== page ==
In my own case, our dad moved into a nursing home and then our mum. Our dad sadly died within a couple of months. The CH charged a top-up fee for our mum. Our dad had changed his will so that his share of the property would go to his children upon his death, and this could only be done as they owned the property as tenants in common. As the top-up fee was costing us thousands of pounds a year, we had to sell the house and were able to use our share of it to pay the top-up, otherwise we could not have afforded to keep our mum in the CH. Just a thought!
     
  13. chrissie121

    chrissie121 Registered User

    Nov 27, 2013
    29
    Financial Assessments

    Hi there, these forms can be very difficult to understand why you need to complete them but having gone through this exercise in the past 12 months I can explain. the homes keep the LA informed of residents and how they are funded, either personal or LA funded. As your mother lives in the jointly owned home it cannot be sold to fund his fees, nor do the LA take a charge against it to be repaid on her death. The LA look at his personal assets only. So The LA needs to assess if he continues to pay for himself or if you require funding hence why they sent the form. If he has more than £23,000 in savings he has to pay for himself including his monthly personal and state pensions. Once his cash/savings reduce down to below £23,000 he will then be assessed again. so for example his monthly pension is £550 plus £200 private pension, £750.00 he has £22,900. They calculate the difference between lower threshold tier of £14,250 and £23,000 higher threshold. In this example ££8,650.00 is viewed as additional income. they work it out by for every £500 of savings you have its £1 of income. so £8,650 divided by £500 is 17.3 = £17.30 per week x 4 and add this sum £69.20 to the pension income of £750.00 making a total of £819.20 per month of income. Out of this sum he is allowed a personal allowance of £24.50 a eek x 4 = £98.00 a month. Deduct £98.00 from total income of £819.20 - and the sum of £721.20 is divided by 4 = £180.30 a week. Your father will then contribute to his care at £180.30 a week and the LA will fund the rest. I hope this helps.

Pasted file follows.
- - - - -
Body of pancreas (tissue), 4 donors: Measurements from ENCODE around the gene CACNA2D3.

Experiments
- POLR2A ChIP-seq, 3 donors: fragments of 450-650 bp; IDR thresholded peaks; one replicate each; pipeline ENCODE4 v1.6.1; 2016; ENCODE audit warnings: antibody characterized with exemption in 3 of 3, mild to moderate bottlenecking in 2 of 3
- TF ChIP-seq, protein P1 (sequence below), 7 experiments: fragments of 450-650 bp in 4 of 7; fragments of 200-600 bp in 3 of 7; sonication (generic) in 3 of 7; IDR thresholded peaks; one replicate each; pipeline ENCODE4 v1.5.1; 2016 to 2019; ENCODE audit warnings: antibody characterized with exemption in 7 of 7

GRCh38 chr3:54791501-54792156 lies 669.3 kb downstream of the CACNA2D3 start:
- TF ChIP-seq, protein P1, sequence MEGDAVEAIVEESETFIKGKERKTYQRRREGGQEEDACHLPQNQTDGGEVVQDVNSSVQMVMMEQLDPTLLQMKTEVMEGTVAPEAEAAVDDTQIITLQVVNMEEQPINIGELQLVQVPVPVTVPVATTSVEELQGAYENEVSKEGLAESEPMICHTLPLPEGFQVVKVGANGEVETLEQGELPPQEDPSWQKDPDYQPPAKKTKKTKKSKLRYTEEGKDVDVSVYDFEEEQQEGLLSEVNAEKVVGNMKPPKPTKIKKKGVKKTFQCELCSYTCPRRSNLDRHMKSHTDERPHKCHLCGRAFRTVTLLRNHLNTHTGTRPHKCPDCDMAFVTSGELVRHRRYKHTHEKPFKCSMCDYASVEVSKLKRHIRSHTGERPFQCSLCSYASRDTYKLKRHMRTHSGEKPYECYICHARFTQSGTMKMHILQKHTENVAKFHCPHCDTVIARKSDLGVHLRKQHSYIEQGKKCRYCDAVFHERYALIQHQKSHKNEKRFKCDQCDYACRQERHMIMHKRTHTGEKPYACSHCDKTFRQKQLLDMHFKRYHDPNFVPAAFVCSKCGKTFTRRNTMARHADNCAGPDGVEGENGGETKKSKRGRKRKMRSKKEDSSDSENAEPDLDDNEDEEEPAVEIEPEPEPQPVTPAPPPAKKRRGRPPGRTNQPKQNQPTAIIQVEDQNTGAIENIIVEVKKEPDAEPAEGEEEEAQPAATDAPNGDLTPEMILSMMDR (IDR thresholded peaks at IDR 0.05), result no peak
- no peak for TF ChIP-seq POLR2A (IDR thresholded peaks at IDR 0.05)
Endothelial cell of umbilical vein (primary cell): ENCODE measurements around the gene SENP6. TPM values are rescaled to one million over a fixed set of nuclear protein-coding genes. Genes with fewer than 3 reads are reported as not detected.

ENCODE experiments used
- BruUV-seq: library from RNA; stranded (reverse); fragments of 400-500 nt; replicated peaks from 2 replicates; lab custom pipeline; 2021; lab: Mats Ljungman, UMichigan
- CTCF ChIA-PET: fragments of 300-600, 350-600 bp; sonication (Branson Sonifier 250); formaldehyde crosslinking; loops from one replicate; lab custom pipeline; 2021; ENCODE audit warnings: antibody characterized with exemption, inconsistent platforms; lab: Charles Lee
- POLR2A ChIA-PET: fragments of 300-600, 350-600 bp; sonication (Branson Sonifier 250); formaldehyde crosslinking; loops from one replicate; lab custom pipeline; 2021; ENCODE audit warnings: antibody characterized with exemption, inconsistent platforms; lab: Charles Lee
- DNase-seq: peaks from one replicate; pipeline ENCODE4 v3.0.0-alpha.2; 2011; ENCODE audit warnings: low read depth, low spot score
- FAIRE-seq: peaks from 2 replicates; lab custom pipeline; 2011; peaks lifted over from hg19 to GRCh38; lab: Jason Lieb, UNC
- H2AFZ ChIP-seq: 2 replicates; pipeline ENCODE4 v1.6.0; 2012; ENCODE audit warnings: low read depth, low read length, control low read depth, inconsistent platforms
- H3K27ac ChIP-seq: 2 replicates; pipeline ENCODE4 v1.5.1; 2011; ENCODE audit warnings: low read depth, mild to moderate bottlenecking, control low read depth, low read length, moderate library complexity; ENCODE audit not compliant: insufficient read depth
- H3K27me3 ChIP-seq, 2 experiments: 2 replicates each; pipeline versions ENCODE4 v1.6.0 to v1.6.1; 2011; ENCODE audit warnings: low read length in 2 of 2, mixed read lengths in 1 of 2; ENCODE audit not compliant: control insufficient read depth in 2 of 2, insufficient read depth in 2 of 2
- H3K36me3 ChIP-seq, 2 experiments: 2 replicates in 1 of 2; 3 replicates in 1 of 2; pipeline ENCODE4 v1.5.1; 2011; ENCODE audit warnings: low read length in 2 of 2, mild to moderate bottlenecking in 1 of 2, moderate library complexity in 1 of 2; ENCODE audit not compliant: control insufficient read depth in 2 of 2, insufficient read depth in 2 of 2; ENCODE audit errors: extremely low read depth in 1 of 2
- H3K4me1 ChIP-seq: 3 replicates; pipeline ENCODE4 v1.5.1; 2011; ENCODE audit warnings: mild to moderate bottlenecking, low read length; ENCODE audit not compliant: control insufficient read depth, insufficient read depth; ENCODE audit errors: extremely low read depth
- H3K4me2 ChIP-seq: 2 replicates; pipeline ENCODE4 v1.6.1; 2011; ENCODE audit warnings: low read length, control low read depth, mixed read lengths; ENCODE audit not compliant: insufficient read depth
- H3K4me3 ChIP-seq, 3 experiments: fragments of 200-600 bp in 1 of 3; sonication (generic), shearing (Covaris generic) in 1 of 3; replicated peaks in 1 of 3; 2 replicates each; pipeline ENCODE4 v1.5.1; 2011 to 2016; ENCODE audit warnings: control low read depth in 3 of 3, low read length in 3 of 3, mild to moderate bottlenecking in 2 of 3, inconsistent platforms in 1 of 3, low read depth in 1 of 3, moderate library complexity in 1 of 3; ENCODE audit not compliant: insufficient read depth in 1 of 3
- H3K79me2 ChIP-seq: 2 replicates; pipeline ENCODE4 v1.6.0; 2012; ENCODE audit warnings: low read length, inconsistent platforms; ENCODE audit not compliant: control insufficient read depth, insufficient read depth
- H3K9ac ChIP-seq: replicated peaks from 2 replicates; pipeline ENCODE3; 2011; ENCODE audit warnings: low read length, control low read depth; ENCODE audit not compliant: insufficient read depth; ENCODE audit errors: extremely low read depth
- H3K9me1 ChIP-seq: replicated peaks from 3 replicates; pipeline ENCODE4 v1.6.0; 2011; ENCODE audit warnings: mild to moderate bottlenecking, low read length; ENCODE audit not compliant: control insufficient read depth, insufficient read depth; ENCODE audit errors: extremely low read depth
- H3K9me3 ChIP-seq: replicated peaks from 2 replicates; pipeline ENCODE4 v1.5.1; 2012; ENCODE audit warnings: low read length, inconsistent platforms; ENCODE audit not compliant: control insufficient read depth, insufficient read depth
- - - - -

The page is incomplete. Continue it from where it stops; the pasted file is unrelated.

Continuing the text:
14. tigerlady

    tigerlady Registered User

    Nov 29, 2015
    427
    Check what the council will pay though. When I was looking for a home for my husband, I was told the council's budget was £400 a week. I stupidly thought that they would pay this in addition to taking his pensions, so we could afford a home for £600 a week, as my husbands state and private pension added up to about £200 per week and his savings were below the threshold. However they told that they would take my husbands pension and then only top up to £400 per week and the only homes they could find that charged that wouldn't take my husband.
    After being turned down from other more expensive homes, which we couldn't have paid for, in the end he was assessed for CHC and got it, thankfully, as I really dont know what would have happened if he hadn't
     
  15. Pete R

    Pete R Registered User

    Jul 26, 2014
    2,046
    Staffs
    Hi Chrissie,

    If you haven't already seen it I have posted on this thread.....http://forum.alzheimers.org.uk/show...l-Authority-funded-care&p=1226863#post1226863
    where you calculate in a similar fashion which is not quite correct.

    Also on this one the final amount would be wrong as 50% of the private pension can go to the Mother as she is still living at home.

    Hope that helps.

    :)
     
  16. snowygirl

    snowygirl Registered User

    Jan 9, 2014
    151
    Thanks for the additional answers I'll certainly be referring back to them in the future. I rang the LA about their letter and they said it was generated from our filling in a form back in Dec 2014 when day was having day care. They hadn't actually sent me a new assessment form and said that as dad was still in funds enough to be a self funder that there was nothing to be done and apologised. They didn't seem to know that dad was in a care home now. Interestingly enough when I asked them as to what stage I should ask for help they said only a month before dad's money was to drop below £23,500. I said I was surprised at how late this was to leave it but they seemed to be happy to tell me it wasn't necessary to contact them earlier as if they were really on the ball with their assessments. Lets hope so come the Summer!